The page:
Federal authorities in the United States have seized two valuable artefacts stolen from India valued at about $450,000 (Rs 3 crore) from the premier auction house Christie's, just days before a scheduled auction of the items as part of planned festivities to celebrate Asia week.
Special agents with US Immigration and Customs Enforcement's Homeland Security Investigations along with the Manhattan District Attorney's Office seized the two stolen Indian statues in New York, believed to be from the 8th and 10th centuries AD.
The artefacts were recovered from Christie's auction house following an international investigation with assistance from the Indian government and Interpol.
The seizure comes just days before a planned March 15 auction of the items as part of the 'Asia Week New York' festivities. Christie's had included the two artefacts in the auction entitled 'The Lahiri Collection: Indian and Himalayan Art, Ancient and Modern.'
The artefacts are a buff sandstone stele of Rishabhanata, believed to be from Rajasthan or Madhya Pradesh belonging to the 10th century AD. It depicts a stele carved with the first Jain Tirthankara and is valued at approximately $150,000 (over Rs 1 crore).
The second artifact is a buff sandstone panel depicting Revanta and his entourage from India in the 8th Century AD, depicting a very rare representation of the equestrian deity, Revanta, and valued at approximately $300,000 (over Rs 2 crore).
According to the ongoing investigation, the Sandstone of Rishbhanata appears to have been sold to London-based Brandon Lynch Ltd between 2006 and 2007. The Panel of Revanta, according to images provided by the source dealer, appeared to have contained an "orphan fragment," a piece perfectly broken off to be sold by the smugglers after the sale of the main part of the sculpture.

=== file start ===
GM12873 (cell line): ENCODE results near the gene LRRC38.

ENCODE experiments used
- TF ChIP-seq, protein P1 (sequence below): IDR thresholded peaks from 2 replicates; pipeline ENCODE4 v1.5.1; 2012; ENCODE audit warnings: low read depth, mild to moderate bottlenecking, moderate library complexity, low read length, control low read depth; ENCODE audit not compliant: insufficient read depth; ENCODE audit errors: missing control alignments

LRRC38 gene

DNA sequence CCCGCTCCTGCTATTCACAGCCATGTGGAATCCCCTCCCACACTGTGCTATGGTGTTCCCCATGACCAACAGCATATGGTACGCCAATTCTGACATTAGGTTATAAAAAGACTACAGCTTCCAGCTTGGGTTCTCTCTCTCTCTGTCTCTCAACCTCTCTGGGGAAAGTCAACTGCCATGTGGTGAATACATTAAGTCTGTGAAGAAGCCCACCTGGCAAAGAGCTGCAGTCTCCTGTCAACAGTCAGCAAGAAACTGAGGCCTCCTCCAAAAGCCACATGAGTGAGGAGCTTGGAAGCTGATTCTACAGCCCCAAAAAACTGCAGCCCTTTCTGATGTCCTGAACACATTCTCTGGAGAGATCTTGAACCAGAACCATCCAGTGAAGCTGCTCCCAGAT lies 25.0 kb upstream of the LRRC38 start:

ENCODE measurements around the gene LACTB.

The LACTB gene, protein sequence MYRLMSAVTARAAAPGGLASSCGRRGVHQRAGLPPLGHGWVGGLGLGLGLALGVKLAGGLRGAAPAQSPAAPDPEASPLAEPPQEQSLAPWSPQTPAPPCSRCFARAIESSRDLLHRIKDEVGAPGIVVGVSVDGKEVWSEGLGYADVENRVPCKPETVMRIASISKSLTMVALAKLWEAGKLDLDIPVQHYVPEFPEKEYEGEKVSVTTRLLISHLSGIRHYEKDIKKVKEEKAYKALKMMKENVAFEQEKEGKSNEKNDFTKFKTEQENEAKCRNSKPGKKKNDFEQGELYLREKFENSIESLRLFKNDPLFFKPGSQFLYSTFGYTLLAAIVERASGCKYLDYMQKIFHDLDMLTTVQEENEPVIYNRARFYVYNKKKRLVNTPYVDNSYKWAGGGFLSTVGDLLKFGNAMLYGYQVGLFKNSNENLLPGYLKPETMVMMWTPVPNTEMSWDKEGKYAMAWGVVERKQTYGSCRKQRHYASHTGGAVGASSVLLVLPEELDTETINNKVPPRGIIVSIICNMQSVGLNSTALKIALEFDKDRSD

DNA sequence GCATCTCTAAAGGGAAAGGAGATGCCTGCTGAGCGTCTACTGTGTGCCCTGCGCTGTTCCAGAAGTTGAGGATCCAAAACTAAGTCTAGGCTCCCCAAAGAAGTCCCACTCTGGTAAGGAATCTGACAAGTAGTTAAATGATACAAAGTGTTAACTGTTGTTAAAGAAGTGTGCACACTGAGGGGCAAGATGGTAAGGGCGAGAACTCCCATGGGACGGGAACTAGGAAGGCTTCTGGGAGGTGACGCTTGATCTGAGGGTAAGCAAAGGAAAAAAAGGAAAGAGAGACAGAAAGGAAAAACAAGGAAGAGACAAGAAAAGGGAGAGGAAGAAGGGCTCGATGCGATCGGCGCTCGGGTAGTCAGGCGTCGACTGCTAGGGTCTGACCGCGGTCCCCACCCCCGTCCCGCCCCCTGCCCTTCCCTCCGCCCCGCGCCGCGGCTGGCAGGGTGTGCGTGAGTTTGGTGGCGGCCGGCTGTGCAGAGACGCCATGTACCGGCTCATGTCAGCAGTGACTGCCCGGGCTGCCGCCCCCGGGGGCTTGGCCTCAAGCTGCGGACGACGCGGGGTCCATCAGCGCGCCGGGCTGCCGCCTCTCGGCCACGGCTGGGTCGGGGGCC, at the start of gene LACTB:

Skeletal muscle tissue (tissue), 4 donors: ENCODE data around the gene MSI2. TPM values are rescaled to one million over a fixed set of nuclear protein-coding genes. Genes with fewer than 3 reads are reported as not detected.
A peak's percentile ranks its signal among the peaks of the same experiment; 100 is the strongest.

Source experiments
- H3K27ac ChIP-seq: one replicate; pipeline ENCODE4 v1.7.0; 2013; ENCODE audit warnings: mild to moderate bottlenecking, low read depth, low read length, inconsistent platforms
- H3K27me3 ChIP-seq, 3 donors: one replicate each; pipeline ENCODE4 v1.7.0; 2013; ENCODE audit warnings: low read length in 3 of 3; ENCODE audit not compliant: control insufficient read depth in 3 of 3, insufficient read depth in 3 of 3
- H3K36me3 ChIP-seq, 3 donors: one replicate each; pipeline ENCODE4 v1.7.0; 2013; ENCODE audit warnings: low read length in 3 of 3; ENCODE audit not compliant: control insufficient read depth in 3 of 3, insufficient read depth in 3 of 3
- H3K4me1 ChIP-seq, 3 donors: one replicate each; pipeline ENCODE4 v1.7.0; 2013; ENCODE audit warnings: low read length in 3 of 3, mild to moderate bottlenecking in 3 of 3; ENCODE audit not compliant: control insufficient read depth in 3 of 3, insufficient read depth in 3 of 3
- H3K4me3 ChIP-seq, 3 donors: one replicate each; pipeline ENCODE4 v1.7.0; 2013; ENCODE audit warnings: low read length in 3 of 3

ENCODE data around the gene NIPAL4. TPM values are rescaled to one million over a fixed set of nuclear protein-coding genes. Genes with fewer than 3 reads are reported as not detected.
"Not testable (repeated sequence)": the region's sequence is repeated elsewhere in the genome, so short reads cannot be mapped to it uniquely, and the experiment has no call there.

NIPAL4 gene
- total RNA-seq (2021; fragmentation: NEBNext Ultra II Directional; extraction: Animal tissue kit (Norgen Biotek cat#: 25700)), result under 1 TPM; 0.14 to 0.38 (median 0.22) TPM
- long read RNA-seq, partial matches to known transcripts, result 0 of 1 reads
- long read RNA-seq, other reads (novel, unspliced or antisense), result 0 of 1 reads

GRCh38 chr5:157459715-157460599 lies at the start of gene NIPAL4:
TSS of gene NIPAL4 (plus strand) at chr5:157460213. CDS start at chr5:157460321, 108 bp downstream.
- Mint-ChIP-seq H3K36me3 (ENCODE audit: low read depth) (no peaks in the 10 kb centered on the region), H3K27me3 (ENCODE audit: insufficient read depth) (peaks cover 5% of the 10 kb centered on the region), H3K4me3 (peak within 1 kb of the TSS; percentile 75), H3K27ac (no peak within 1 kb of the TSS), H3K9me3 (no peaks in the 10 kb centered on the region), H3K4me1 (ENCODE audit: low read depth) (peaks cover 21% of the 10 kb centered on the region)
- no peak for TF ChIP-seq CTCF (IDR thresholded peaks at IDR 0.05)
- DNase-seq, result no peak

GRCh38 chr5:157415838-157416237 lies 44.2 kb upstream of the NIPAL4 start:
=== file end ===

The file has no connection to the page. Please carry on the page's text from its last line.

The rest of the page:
"This seizure at the beginning of an international event as well recognised as Asia Week New York sends two important messages: First and foremost, it demonstrates that we are committed to protecting cultural heritage around the world and second, it demonstrates that we are monitoring the market to protect prospective buyers as well," said Angel M Melendez, special agent in charge of HSI New York.
HSI special agents were able to determine that both of these artefacts had come from a specific smuggler and supplier of illicit cultural property in India.
"Every year, fine art collectors from around the world flock to New York for Asia Week, where they spent a reported $360 million last year on Asian antiquities and art," said Manhattan District Attorney Cyrus R Vance, Jr.
"With high demand from all corners of the globe, collectors must be certain of provenance before purchasing. I urge dealers and auction houses to take every necessary precaution to avoid facilitating the sale of cultural heritage stolen from other civilisations," he said.
Over the past four years, the Manhattan DA's Office and HSI New York have partnered on Operation Hidden Idol, focusing on activities surrounding the illicit cultural property trade in New York.
The investigation has also identified Subhash Kapoor, who is currently in custody in India awaiting trial for allegedly looting tens of millions of dollars' worth of rare antiquities from several nations.
The trails of looted artefacts have been traced all around the world. Within the past 12 months, four domestic museums and one major collector have partnered with HSI to surrender illicit cultural property stemming from Kapoor. To date, federal authorities have netted in excess of 2,500 artefacts worth over an estimated $100 million.
Since 2007, more than 8,000 artefacts have been returned to 30 countries, including paintings from France, Germany, Poland and Austria; 15th to 18th century manuscripts from Italy and Peru; as well as cultural artefacts from China, Cambodia and Iraq.